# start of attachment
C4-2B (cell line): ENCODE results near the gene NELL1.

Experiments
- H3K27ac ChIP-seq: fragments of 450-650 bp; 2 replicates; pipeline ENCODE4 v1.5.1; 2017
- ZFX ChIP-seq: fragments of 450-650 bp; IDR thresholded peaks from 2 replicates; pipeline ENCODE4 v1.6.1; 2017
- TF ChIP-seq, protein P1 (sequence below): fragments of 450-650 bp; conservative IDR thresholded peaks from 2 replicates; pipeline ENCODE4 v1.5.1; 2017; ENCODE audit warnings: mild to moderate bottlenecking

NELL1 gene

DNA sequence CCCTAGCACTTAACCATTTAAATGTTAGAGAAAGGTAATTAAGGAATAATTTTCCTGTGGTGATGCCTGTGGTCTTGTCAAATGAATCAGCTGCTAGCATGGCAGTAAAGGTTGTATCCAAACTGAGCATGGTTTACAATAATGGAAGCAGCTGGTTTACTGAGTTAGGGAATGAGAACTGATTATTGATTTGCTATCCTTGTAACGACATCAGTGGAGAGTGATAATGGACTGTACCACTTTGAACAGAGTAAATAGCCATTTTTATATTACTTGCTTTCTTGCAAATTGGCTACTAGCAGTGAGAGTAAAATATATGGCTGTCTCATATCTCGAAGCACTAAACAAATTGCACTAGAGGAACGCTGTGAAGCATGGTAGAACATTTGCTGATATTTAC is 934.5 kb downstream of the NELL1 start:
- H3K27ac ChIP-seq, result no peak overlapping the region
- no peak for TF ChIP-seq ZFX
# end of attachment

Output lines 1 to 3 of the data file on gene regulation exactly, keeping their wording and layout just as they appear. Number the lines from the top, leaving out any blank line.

C4-2B (cell line): ENCODE results near the gene NELL1.

Experiments
- H3K27ac ChIP-seq: fragments of 450-650 bp; 2 replicates; pipeline ENCODE4 v1.5.1; 2017